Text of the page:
A recent survey of political candidates, conducted by the Howard League of Penal Reform, showed that the ‘tough on crime’ rhetoric of former campaigns is notable by its absence.  Problematic issues identified included: the overuse of remand; the tightening rules around parole; poor access to education, work, skills training, rehabilitation programmes or good health care in prison; and, limited support for those leaving prison.The vast majority of candidates (77%) stated that prisoners should be locked in their cells for a maximum of 8 hours a day, and 85% of candidates supported the extension of the ‘release to work’ scheme.  Even though no National candidates responded to the survey, all political parties have responded positively to Minister Tolley’s announcement. 
In a recent Huffington Post article , “ Why prison reform is good for us all” writer David Chura describes the reality of prison as a violent, negative place and takes the view that given our present prison system with its emphasis on punishment and retribution, everybody suffers. Inmates, correctional officers, victims, the average citizen and taxpayer.  He singles out the plight of corrections officers, who work in the same  harsh, dangerous, and degrading environment as do the prisoners.  Research in the USA shows that 31 percent of correctional officers meet "the criteria for full PTSD" (Post-Traumatic Stress Disorder); that the average life expectancy is 58 years old, and that correctional officers have a 39 percent higher suicide rate than any other occupation.

Chura  comments: 
"So when I find myself labeled as "soft on crime" I have an old jail comeback: "Don't take my kindness for softness." Restructuring a broken prison system so that it protects and respects all citizens while holding offenders accountable is not "soft" but commonsense. We need to create prison conditions, both physical and psychological, that encourage cooperation on all sides and that supports change as opposed to conflict and calcification of negative behavior. Programs must be developed that challenge offenders to change their counterproductive behavior. Training in real employable occupations is essential. And support services must be established that help ex-offenders meet the demands of "going straight."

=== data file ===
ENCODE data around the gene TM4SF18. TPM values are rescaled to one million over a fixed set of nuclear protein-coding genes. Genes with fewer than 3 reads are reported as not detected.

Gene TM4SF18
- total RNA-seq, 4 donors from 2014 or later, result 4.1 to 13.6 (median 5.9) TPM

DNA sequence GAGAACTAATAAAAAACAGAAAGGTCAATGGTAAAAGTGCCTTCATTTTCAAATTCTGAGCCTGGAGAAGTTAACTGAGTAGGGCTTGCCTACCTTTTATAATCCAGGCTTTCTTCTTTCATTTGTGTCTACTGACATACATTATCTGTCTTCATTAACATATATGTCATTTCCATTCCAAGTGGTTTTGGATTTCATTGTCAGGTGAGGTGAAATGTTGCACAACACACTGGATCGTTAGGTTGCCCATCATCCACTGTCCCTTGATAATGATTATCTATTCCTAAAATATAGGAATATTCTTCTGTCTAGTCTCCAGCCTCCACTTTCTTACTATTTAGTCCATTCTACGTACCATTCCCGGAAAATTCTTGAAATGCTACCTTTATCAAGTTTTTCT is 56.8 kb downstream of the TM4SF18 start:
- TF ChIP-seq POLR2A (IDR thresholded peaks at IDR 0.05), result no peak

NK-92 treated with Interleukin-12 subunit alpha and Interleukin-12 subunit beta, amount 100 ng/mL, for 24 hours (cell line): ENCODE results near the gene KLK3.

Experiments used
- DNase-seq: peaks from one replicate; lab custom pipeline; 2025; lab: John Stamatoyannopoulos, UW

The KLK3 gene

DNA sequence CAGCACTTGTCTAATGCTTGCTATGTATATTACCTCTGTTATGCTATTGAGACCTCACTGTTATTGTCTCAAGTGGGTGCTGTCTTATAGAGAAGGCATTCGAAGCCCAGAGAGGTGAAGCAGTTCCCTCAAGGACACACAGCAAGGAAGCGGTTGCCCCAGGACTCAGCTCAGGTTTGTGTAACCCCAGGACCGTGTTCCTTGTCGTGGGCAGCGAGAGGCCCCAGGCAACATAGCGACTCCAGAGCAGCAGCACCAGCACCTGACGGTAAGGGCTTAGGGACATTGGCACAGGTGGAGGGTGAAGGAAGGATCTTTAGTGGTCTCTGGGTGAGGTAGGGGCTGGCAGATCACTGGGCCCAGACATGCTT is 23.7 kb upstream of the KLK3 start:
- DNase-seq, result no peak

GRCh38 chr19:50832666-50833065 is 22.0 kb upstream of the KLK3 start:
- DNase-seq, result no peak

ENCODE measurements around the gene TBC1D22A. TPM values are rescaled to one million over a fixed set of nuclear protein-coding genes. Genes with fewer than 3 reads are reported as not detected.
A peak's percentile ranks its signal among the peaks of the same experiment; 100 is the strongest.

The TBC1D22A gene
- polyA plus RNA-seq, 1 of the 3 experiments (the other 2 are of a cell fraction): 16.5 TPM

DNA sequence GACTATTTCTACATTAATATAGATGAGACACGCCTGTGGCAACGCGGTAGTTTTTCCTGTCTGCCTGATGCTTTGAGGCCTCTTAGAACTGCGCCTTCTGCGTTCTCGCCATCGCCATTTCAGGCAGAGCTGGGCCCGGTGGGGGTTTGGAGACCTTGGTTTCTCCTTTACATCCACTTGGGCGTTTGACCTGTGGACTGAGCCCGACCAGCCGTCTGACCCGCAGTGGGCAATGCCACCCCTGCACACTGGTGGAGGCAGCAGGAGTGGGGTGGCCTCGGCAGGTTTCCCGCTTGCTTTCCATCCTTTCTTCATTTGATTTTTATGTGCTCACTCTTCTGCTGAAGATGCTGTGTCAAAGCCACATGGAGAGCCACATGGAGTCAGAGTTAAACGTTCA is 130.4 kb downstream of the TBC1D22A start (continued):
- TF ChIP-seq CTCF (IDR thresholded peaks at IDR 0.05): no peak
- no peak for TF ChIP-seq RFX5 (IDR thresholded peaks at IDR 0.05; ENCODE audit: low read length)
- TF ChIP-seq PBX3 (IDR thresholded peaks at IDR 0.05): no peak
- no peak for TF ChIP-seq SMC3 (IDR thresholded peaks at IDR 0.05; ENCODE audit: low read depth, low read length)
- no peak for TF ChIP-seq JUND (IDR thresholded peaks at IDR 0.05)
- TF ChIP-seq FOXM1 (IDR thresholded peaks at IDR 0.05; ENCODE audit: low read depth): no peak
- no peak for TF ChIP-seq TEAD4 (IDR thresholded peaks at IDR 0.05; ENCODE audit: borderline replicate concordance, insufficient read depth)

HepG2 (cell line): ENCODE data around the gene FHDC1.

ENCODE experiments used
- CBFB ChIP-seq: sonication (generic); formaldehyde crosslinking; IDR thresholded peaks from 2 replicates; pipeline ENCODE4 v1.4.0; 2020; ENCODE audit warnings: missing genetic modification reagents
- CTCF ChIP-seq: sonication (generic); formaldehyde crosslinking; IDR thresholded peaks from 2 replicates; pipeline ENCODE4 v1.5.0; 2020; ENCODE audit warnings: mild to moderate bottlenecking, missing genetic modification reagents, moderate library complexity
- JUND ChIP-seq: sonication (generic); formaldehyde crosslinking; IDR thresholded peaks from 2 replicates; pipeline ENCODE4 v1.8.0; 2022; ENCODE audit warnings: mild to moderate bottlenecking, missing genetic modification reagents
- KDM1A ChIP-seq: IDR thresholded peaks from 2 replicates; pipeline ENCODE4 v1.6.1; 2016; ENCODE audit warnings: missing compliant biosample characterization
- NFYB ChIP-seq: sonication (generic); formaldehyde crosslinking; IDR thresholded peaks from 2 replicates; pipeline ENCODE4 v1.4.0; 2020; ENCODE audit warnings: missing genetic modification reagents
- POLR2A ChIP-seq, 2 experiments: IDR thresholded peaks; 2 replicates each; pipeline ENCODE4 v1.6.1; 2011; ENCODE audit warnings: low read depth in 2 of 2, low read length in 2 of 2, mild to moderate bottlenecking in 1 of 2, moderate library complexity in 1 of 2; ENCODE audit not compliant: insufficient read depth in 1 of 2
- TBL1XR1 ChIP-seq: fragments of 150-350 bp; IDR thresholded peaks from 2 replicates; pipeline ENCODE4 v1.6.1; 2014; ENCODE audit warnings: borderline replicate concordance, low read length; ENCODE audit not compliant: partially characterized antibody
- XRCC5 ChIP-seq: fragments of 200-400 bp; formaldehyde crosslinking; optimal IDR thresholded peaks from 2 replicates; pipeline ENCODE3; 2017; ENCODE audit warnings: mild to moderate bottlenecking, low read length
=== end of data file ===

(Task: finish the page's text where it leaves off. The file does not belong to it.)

What Will it Take?

The implementation of a ‘Working Prison’ regime across the 12 remaining prisons will not be an easy task.  To be successful, it will require a fundamental change in the prevailing   prison culture.  Before work regimes of the kind envisaged can work,  a fundamental change in the relationships between staff and management needs to occur. 

The Current Prison Culture

One of the disturbing elements of the current regime, is an approach which ‘objectifies’ prisoners, and holds them responsible when things go wrong.  The Springhill riot, which occurred on the 1 June 23013, in which 23  prisoners attacked prison officers and started fires, causing $4m  was recently attributed by a sentencing Judge to their access to fruit, bread and marmite, which they turned into home brew.  

In a different version,  a prisoner’s father claimed that a prison officer found his son with home brew, and in the ensuing fracas, broke his son’s arm , causing a full scale riot.  Prison reformer Peter Williams QC claimed boredom and long unlock hours as the cause.  CEO Ray Smith commented that the prison was not set up to manage a large number of ‘unruly prisoners’ who held high security ratings.  

The interim report revealed that the prisoners were being locked down for more than 24 hours at a time, in breach of prison rules. It recommended a review of the practice of the rolling two hour unlock regime at SHCF which although meeting minimum entitlements saw prisoners with unruly behaviour locked in their cells for periods of more than 24 hours at a stretch, and ensuring that it is not replicated at other prisons.   

It is a curious comment, given that locking up prisoners for more than 24 hours is not within the rules; nor was the prison designed to operate in that way.  Springhill and newly built regional prisons adopted the Australian ‘campus model’ with strong perimeter security but greater responsibility internally on prisoners for their own movement. 

It raises the question as to why so many prisoners were classified as high risk, and whether the prisoner management regime at Springhill was competent. There are stories of medium security prisoners, who are entitled to be unlocked from their cells for 8 hours a day, having that reduced to 2 hours a day. This according to Jacinda Adern MP created a vast level of anger and led to a pressure cooker situation that blew apart. - 

This incidents and others that have followed it, point to a culture which treats prisoners as